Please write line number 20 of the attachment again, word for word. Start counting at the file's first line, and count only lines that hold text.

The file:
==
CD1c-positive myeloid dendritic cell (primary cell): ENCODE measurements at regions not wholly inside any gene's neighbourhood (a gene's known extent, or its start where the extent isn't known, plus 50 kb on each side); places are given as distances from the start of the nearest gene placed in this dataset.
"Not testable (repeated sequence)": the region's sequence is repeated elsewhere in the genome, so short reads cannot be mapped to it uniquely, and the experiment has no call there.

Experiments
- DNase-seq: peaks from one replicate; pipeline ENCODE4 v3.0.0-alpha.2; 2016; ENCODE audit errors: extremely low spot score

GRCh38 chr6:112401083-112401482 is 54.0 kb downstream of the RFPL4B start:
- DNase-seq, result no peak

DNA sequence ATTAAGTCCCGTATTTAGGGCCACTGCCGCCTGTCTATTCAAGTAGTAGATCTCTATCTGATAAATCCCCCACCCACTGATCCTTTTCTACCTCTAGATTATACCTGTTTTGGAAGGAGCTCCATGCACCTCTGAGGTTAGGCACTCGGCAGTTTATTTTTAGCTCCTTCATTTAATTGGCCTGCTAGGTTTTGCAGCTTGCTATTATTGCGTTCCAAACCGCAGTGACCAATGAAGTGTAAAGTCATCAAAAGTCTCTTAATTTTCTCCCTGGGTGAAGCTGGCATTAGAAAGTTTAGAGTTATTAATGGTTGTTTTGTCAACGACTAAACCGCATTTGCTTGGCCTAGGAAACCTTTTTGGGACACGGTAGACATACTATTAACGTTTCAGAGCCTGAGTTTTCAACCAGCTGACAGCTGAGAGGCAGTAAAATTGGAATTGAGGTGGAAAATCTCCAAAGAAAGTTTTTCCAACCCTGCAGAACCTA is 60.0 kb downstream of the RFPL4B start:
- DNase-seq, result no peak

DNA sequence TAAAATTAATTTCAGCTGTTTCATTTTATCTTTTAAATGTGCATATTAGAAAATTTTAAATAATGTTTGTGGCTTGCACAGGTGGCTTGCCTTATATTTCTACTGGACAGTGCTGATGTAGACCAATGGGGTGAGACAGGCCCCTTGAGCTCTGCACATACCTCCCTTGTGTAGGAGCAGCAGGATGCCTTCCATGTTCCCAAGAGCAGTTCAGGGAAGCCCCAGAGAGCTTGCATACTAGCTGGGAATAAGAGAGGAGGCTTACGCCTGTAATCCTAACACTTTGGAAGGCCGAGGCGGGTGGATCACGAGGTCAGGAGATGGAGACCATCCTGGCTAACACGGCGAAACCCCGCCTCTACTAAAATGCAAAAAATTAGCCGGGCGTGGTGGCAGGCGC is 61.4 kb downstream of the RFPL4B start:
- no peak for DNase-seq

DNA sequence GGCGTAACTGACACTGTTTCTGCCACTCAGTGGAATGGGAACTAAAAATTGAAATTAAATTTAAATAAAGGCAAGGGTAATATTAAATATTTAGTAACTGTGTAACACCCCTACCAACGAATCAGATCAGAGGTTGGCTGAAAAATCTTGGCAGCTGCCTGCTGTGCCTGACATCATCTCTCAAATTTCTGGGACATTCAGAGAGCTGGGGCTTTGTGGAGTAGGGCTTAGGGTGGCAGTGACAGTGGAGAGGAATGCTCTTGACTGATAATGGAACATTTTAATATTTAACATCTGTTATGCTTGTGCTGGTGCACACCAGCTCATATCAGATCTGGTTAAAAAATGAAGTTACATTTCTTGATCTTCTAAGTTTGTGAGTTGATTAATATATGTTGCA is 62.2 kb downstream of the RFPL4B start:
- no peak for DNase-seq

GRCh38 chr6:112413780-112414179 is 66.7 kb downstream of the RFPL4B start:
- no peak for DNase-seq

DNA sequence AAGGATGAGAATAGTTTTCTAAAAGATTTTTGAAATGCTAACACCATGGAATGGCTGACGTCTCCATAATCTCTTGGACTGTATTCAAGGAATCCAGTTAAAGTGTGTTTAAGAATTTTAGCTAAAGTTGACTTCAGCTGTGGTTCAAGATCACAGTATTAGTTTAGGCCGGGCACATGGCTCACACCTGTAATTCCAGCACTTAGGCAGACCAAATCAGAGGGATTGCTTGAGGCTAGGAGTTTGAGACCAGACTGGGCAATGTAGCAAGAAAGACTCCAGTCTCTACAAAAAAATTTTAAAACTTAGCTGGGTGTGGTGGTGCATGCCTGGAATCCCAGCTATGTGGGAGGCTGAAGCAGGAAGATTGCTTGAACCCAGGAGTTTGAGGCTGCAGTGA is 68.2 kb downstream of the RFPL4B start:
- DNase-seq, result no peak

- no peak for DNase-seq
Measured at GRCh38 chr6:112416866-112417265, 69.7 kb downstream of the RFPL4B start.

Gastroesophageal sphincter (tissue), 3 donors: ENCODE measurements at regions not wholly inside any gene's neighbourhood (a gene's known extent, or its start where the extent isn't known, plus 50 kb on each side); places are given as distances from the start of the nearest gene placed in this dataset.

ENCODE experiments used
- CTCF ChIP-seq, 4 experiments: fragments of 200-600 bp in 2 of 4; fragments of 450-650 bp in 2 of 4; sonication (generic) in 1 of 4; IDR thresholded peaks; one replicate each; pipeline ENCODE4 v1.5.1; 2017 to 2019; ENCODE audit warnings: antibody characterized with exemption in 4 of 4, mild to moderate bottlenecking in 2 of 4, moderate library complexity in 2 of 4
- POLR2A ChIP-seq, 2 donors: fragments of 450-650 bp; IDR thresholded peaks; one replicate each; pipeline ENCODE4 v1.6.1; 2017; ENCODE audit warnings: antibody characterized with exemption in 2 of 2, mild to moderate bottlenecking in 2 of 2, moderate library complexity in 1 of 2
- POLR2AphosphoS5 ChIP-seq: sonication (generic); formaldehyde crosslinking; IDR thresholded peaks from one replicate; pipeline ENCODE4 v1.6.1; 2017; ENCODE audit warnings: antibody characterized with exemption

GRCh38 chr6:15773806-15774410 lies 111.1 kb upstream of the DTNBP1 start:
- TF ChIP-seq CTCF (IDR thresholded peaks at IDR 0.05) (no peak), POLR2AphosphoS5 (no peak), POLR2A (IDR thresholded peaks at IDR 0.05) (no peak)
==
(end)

ENCODE experiments used